- US job growth beats expectations, wage growth slows
- Bank stocks fall as Jungonels underperforms
- California regulator shuts down SVB after failed capital raise
- JPMorgan won Wells Fargo, signing the Republican first plunge
- Indices falling: Dow 1.07%, Standard & Poor’s 1.45%, Nasdaq 1.76%
March 10 (Reuters) – Wall Street indexes closed more than 1% lower on Friday after investors sought to exit fearing for the health of U.S. banks after the failure of a high-profile lender to the technology sector overwhelmed February jobs. a report.
California banking regulators said they shut down SVB Financial Group (SIVB.O) to protect deposits in what was the biggest bank failure since the financial crisis. SVB’s capital crisis had already put pressure on bank stocks globally.
SVB tried but failed to shore up its balance sheet with a proposed share sale late Wednesday. On the same day, cryptocurrency lender Silvergate Capital (SI.N) said it would have to step back after heavy losses from the collapse of cryptocurrency exchange FTX.
“There are concerns about cracks in the financial system as a result of interest rate hikes by the Federal Reserve,” said Carol Schliffe, chief investment officer, BMO Family Office in Minneapolis. “The fear is whether it is broader than the bank of one industry and one segment of the economy.”
And while many investors are looking at their bank holdings for signs of risk, Schleif said much of the weakness in regional bank stocks stems from the “proverbial shoot-it-and-questions-first-later.”
The KBW Regional Banking Services Index (.KRX) ended the session down 2.4% while the S&P 500 Financials Index (.SPSY) lost 1.8%.
Schleif and other investors said they hoped the regulations added to the US banking system since the 2008 financial crisis would prevent a similar disaster.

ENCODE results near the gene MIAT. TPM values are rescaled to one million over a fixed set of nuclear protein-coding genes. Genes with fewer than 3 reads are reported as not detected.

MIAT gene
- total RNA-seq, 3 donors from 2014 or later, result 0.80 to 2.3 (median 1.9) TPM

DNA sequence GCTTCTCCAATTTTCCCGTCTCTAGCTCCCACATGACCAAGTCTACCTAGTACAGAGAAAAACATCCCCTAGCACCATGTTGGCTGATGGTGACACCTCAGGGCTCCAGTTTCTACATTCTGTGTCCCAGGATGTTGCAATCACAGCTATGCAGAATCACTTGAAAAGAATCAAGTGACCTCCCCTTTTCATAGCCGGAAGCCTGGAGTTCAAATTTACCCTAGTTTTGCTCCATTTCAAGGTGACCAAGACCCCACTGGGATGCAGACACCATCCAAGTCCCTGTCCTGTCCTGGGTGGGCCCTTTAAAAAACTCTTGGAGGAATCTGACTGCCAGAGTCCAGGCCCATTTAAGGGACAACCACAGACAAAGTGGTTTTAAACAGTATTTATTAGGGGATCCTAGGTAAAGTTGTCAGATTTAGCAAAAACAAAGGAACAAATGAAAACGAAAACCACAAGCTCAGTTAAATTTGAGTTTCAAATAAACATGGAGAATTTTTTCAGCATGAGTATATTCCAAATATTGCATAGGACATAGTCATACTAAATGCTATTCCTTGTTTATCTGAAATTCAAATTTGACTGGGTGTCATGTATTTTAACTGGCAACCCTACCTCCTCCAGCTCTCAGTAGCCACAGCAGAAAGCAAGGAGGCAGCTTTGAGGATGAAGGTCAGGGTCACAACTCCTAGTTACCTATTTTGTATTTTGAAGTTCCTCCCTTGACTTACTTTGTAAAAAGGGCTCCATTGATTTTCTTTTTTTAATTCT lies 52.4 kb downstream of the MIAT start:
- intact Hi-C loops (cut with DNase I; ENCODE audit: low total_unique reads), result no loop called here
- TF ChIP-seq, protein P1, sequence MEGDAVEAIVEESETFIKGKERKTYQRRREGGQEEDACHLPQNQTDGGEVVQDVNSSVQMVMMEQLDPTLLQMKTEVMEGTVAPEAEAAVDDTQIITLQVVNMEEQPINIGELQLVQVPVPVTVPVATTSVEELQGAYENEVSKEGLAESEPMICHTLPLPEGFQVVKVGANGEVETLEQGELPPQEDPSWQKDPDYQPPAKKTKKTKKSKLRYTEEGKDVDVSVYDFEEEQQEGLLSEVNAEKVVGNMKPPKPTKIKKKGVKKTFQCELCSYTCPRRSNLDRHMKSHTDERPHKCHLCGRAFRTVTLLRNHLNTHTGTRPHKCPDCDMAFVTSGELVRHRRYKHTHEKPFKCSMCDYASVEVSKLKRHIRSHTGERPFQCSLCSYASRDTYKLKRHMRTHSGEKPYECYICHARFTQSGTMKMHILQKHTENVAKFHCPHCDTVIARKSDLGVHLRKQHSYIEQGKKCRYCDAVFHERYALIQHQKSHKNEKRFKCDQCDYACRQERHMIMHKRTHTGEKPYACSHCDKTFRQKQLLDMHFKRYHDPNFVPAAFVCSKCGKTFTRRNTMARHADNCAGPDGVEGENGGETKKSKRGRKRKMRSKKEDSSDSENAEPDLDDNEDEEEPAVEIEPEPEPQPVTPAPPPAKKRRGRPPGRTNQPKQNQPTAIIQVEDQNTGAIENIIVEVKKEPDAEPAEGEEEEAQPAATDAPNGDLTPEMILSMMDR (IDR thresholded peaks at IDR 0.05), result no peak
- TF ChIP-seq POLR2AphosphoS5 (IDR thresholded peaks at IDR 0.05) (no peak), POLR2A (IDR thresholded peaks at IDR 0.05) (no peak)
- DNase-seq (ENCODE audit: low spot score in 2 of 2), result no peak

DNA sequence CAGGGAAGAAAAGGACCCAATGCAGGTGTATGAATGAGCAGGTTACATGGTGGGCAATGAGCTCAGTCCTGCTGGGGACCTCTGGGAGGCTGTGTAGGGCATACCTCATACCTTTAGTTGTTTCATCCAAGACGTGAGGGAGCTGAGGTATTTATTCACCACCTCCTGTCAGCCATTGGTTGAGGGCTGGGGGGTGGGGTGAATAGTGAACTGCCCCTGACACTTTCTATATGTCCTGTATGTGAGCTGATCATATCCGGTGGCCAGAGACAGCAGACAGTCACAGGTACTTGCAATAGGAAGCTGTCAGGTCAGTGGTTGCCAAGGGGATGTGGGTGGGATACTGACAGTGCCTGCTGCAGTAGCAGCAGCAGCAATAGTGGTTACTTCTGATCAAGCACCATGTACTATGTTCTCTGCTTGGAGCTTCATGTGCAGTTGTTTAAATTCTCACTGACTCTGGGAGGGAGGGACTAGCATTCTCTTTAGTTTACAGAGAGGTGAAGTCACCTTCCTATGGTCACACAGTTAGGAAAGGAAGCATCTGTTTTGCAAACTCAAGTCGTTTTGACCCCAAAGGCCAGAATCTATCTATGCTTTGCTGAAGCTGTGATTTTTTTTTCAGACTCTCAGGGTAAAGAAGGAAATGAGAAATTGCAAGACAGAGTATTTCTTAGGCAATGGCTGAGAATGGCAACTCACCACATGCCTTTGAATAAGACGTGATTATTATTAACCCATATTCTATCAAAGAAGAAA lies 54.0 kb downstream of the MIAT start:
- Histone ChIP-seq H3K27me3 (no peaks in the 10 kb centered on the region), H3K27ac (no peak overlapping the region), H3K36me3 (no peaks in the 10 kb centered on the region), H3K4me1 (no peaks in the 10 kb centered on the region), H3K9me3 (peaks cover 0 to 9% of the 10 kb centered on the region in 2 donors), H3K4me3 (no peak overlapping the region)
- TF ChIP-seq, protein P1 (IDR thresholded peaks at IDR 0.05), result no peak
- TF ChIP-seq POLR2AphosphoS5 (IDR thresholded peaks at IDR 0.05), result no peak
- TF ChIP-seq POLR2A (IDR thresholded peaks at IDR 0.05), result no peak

But she said that “people are still very nervous because they don’t want a repeat.”
The Dow Jones Industrial Average fell 345.22 points, or 1.07%, to 31909.64 points, the Standard & Poor’s 500 lost 56.73 points, or 1.45%, to 3861.59 points, and the Nasdaq Composite Index fell 199.47 points, or 1.76%, to 11138.89.
All 11 industry sectors of the S&P 500 declined. The real estate sector (.SPLRCR), down 3.3%, led the decline while the best-performing consumer goods (.SPLRCS), fell just 0.5%.
Over the course of the week, the S&P lost 4.6% in its biggest weekly percentage decline since September, but was holding on to a slim year-to-date gain of 0.6%. The Dow Jones fell 4.4% for the week and is down more than 3% year-to-date, while the Nasdaq is down 4.7% this week, but is up more than 6% in 2023.
The Cboe Volatility Index (.VIX), an options-based index that reflects demand for protection from stock market declines, closed at a 3-month high, up 2.19 points at 24.9 after touching a nearly five-month high during the session.
Mixed jobs report
Investors were expecting to end the week with most of them focusing on economic data rather than banks.
Before the market opened, the closely watched non-farm payrolls report showed that the US economy added more jobs than expected in February while average hourly earnings rose a slower 0.2% last month after vs. 0.3% in January while unemployment rose to 3.6%. .
The data eased some concerns that the Federal Reserve could raise interest rates by 50 basis points at its March meeting after hawkish comments from Fed Chair Powell this week.
John Bravin, managing director and chief information officer at Paleo Lion in Princeton, New Jersey, said investors were more focused on the uncertainties surrounding the banking system.
“Whatever positive sentiment came out of the labor market report, the negative sentiment is from the SVB position,” Praveen said.
The banking sub-sector of the S&P 500 (.SPXBK) closed 0.5% lower supported by JPMorgan Chase (JPM.N), which closed 2.5% higher and Wells Fargo (WFC.N), which closed 0.6% higher while the rest of the index lost ground.
The biggest losers were Silvergate Crito Signature Bank (SBNY.O), which fell 22.9% and regional bank First Republic (FRC.N), which ended 14.8% lower.
In individual stocks, Gap Inc (GPS.N) lost 6.3% after the apparel retailer posted a bigger-than-expected loss in the fourth quarter and forecast full-year sales that fell short of Wall Street estimates.
Oracle Corp (ORCL.N) fell 3% after the software company missed third-quarter revenue estimates.
Low issues outnumbered high issues on the NYSE by a ratio of 4.75 to 1; On the Nasdaq, the ratio was 4.31 to 1 in favor of declining stocks.
The S&P 500 has yet to post 52-week highs and 40 new lows; The Nasdaq index posted 25 new highs and 493 new lows.
15.17 billion shares changed hands on US exchanges, well above the average of 11.13 billion shares for the last 20 sessions.
(Covering) By Sinad Karo and Saqib Iqbal Ahmed in New York, Amruta Khandekar and Shristi Achar in Bengaluru Editing by Vinay Dwivedi and David Gregorio
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